2.  Add onions, garlic scapes, and chard stems.  Continue to cook until soft and beginning to turn golden.
3.  Add greens and fresh herbs.  Toss in pan frequently until greens are tender.  Remove from heat and set aside to cool.
4.  Place pie crusts in two 9 inch pie pans, fluting the edges.
5.  Thoroughly whisk eggs, milk, lemon juice, salt, pepper, and nutmeg in mixing bowl. 
6.  Spread cooled meat-veggie mixture in bottom of crusts, dividing equally.  Sprinkle with equal amounts of cheese.  Pour egg mixture over top equally between both pies.
7.  If baking, place in pre-heated 375 degree oven and bake for 35-45 minutes or until center of quiche is just set.  If crust begins to over brown, cover edges with aluminum foil.  Remove from oven and enjoy.
8.  If freezing, cover quiche with plastic wrap and then aluminum foil.  Carefully place unbaked quiche on level surface in freezer.  When fully frozen, wrap tightly, label, and return to freezer.  When ready to eat, thaw completely in refrigerator and bake according to above directions.  You can also freeze quiche after it's been baked.

**A couple of important tips on storing your greens.  Do not wash them until you are ready to use.  I wrap mine in a paper towel and place in a plastic bag for storing in the refrigerator.  I can often store these hardier greens like this for almost two weeks before they begin to yellow and wilt.

I hope this helps liven up your kitchen a little and gives you some fresh ideas for using the wonderful greens that have been filling your market bags and CSA boxes.  While I'm at it, I have to give a HUGE thank you to my CSA farmer, Kyle Thom, of Roots Down Community Farm, and all of the other farmers out there who are working tirelessly in these extreme weather conditions to make sure we have beautiful, local, healthy food for our tables.  I can't express my appreciation enough for what you do.  I also want to thank my dear friend, Jenny Liska-Boyer and her boys, Dylan and Parker, for their help this summer getting the hard work done in my own garden.

Dylan and our giant Dill harvest!

What are your favorite ways for using summer greens??

Interested in a chance to visit a beautiful CSA farm and enjoy good eats made by local chefs?  
Join REAP for this year's Day on the Farm event!  
Sunday, July 15th, 2012
11 a.m. - 3 p.m.
Crossroads Community Farm 
(formerly Primrose Community Farm)
Cross Plains, WI
Tickets can be purchased on REAP's website (at the link above)
Event also will include farm tours, chef demos, and fun kids activities.

I have always had a great time at this annual event!!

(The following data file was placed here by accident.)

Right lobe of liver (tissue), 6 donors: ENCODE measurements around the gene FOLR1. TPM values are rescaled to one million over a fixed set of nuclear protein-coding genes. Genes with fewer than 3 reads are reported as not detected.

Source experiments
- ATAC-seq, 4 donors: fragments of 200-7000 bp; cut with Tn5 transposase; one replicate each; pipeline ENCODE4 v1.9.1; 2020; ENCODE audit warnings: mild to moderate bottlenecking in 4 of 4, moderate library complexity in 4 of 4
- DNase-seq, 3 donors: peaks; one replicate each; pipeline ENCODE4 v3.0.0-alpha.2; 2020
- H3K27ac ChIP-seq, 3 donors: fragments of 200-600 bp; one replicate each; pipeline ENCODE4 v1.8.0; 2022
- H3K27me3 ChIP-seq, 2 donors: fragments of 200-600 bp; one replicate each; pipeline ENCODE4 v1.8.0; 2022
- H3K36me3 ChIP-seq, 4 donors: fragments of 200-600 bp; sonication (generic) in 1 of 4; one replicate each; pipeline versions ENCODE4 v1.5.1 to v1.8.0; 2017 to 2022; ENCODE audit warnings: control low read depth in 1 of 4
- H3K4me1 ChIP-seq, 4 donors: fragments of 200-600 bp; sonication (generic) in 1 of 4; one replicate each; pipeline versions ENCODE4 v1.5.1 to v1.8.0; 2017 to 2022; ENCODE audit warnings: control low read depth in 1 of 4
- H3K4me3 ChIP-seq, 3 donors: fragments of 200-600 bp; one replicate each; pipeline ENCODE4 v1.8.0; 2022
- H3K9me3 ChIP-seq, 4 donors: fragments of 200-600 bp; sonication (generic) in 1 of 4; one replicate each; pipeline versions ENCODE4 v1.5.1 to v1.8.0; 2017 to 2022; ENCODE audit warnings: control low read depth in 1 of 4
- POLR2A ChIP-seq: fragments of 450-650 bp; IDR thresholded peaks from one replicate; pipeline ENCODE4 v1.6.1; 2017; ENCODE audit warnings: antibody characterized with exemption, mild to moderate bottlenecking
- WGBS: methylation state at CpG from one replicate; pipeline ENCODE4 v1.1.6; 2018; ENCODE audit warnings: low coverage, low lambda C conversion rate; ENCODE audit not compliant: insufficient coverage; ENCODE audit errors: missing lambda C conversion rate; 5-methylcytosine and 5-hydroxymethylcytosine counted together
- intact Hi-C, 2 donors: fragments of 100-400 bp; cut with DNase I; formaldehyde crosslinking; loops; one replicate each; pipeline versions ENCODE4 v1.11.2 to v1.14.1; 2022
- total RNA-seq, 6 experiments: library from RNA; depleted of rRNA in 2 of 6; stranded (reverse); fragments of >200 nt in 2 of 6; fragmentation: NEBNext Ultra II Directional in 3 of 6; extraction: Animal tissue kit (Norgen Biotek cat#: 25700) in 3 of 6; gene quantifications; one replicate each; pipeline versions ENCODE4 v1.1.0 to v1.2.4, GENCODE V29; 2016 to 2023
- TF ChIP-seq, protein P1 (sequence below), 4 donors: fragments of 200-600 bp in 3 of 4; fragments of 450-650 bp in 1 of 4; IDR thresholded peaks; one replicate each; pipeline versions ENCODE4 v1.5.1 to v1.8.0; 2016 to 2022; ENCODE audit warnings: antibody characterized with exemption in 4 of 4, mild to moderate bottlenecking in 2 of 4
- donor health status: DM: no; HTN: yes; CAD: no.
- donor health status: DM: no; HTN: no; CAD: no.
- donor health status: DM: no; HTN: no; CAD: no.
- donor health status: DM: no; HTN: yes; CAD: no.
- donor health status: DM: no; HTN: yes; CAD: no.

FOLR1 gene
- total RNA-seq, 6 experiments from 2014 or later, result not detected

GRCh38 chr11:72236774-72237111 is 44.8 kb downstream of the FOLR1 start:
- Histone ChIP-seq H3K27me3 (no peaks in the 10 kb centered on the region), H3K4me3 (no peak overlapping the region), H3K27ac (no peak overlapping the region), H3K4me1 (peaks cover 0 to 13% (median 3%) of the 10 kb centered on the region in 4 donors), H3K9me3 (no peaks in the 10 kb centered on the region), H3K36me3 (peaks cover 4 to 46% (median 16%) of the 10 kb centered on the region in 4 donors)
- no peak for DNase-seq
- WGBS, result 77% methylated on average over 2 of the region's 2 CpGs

1. Mmmmmm, what a wonderful collection of recipes Alyssa. Thank you so much! I appreciate all of these and look forward to making them. I'm gonna have to start with those Italian Herb Collard Wraps. Hubby has just introduced me to collards and I love!

  2. Thanks Sarah! I was pleasantly surprised at how good the Collard wraps were. I think they would make a wonderful carb-alternative wrap for nearly any filling....the smaller more tender leaves especially. :)

  3. Great ideas! Though I didn't even plant any kale or collards this year since we were less than enthused about eating them last year. I've got some rainbow chard I'll be using this week so I may mix and match some of the above ideas. My favorite go-to for greens is to pair them with a legume (Greens 'n Beans!) like cannolini or lentils. I've got a chef friend that has talked about kale in green smoothies. I'm skeptical of the whole green smothie thing. Thanks for sharing these! :)

  4. Hey Shady, thanks for the comment and for sharing your Greens & Beans idea! I'll definitely give that a try. I have some Cranberry Beans I grew last year that are just waiting for an excuse to be cooked as well as some salt cured ham that would go perfectly in that dish.

    I am a green smoothie fan! I was pretty in to them when I first got my Vitamix blender. They can be delicious, but they can also be pungent and not so tasty. :) Mostly, the ones I enjoy are greens blended with fruits. It's amazing how good they can be! I definitely encourage you to give them a try and if you're interested, "Green Smoothie Revolution" by Victoria Boutenko is a great resource. They also have a website: http://greensmoothierevolution.com/ You'll have to let me know what you think if you take the plunge.